Wednesday, 3 November 2010

Madrid Restaurants: Pan De Lujo

There is no restaurant in London that would serve a dish of exceptionally high quality tomatoes, drizzled with olive oil and good sea salt as a starter in its own right.  People probably wouldn't order it.  But that dish typifies what is great about the food culture of Spain.  Never dislocated from traditional foods and produce in the way Britain was by the industrial revolution Spain mantains a genuine appreciation for quality and seasonality of ingredients that we are only just rediscovering.  That's why a trendy, modern Madrid restaurant unafraid of innovation can serve a delicious plate of tomatoes without it seeming strange.  This focus on the quality of ingredients underpins the cooking at Pan De Lujo.  The produce is sometimes presented simply or with a great deal of invention, it all depends on what is most suitable.  This approach, complimented by a stylish contemporary interior and good service all adds up to an excellent dining experience.

Sometime in the distant past this was a bakery, or so it says over the door.  After seeing the clothes displayed in the window you could be forgiven for thinking it had become a clothes shop.  If you carry on inside though you'll walk through a narrow reception area with bottles of wine in clean wooden shelving on the other side before entering the main dining room.  This is housed in a glass and steel extension with pale red walls and wooden tables and floors.  Despite being fairly large the room is cleverly broken up by the structure of the steel frame so it doesn't feel like a hanger.  Outside the high glass wall there is a shallow pool with light boxes that reflect off it at night.  This type of hyper modern, design orientated interior is becoming the norm for new Madrid restaurants, which previously have been very traditional in tone.

All this would be pointless, however, without good food.  Thankfully Pan De Lujo delivers excellently well on this front.  Style does not overtake substance, experimentation augments quality rather than replacing it.  The best example of this balance between solid classic food and invention was an ajoblanco, with olive oil icecream and crispy squid legs.  Ajoblanco is a traditional cold Spanish soup made with garlic and almonds.  This highly flavoured, refreshing soup was given added richness and sweetness as well as a great deal more subtlty from a wonderfully smooth olive oil icecream.  The squid was subtle enough to not throw this off the balance, but well flavoured enough to give a greater depth of flavour as well as some crispiness to give the dish a more complete textural experience.  Gazpacho with red prawns and melon ribbons was also good.  The nearly raw prawns gave an excellent sweetness, though the dish was not as complete as the ajoblanco.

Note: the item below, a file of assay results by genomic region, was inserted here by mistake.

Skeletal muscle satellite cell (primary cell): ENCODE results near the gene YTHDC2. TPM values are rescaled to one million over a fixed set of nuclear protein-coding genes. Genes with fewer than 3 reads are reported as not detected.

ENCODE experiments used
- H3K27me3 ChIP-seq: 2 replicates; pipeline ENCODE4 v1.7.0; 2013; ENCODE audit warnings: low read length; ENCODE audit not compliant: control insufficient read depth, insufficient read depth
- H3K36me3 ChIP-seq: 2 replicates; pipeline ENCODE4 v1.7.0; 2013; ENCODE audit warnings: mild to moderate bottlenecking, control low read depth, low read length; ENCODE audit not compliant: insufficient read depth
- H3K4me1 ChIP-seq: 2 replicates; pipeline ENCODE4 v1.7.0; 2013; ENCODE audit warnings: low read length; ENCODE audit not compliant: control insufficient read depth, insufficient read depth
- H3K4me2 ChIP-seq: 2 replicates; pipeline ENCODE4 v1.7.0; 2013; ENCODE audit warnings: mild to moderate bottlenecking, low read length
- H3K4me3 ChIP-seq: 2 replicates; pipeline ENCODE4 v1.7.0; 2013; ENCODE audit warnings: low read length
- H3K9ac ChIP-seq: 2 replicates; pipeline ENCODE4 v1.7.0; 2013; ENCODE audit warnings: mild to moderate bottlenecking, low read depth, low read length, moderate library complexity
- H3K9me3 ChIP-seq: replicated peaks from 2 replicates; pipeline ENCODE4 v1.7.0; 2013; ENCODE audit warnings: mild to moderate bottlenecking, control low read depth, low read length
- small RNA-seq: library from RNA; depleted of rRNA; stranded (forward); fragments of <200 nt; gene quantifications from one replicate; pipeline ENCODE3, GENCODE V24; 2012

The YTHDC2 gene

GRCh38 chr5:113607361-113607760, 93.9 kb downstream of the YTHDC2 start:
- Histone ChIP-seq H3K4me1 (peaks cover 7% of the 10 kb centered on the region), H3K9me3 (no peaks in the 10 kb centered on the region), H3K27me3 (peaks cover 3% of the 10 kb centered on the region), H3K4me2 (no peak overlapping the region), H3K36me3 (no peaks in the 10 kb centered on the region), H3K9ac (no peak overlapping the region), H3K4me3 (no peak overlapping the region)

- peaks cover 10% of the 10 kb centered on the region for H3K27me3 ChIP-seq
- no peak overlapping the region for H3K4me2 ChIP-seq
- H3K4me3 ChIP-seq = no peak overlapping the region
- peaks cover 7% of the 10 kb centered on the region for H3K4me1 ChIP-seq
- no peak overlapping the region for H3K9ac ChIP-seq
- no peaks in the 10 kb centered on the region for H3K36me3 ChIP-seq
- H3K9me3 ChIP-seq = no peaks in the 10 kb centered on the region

Further adding to the whole experience is the sense of theatre surrounding the meal.  This is never overbearing, but enhances what's on the plate by presenting it with a feeling of ceremony.  Staff come over with a basil plant and snip leaves into your olive oil, for instance.  The excellent burratta with grated freeze dried tomatos and truffle oil is brought to the table whole with a beautiful pile of red flakes on top before our waitress splits it into four and drizzles it with the oil.  This dish was a wonderful mix of smooth milky cheese with sweet sour tomato, which because of the proccess they had gone through did not get in the way of the cheeses smooth texture.  The truffle oil helped round off the flavours by providin earthy notes in the background, though it was not allowed to dominate.  All of this demonstrates a level of thought and planning surrounding the dishes, both in terms of the flavours and textures, but also presention and service that makes the total experience a pleasure.

Not all the dishes were as successful.  The chicken wings were average at best.  Vaguely Chinese influenced they didn't deliver in terms of flavour.  According to my lunch companion who had been there several times before this is true of many of the main courses, which fail to deliver the same impact as the starters.  My octopus, however, was fantastic.  A generous portion of fantastically fully flavoured octupus came charred and caremalised from the grill with excellent new potatoes (there should have been more) and a loose poached egg, which added a nice fat content.  This dish was generous in its portioning, and this seems the rule here.  The soups are suitable for one person, but anyone choosing to start with the burrata to themself will struggle to eat more.  The best way to order here is to share starters, before moving on.

I liked Pan De Lujo a great deal, its modern and stylish without losing sight of the need to prepare excellent food with good ingredients.  The service is excellent, the place is lively.  There's really not much to fault at all.  Best of all is that this all comes at excellent value.  A three course meal with an extra starter to share (a fantastic scallop ceviche, not on the menu but available on request), and two glasses of cava cost €92.  This left me uncomfortably full, but very happy.

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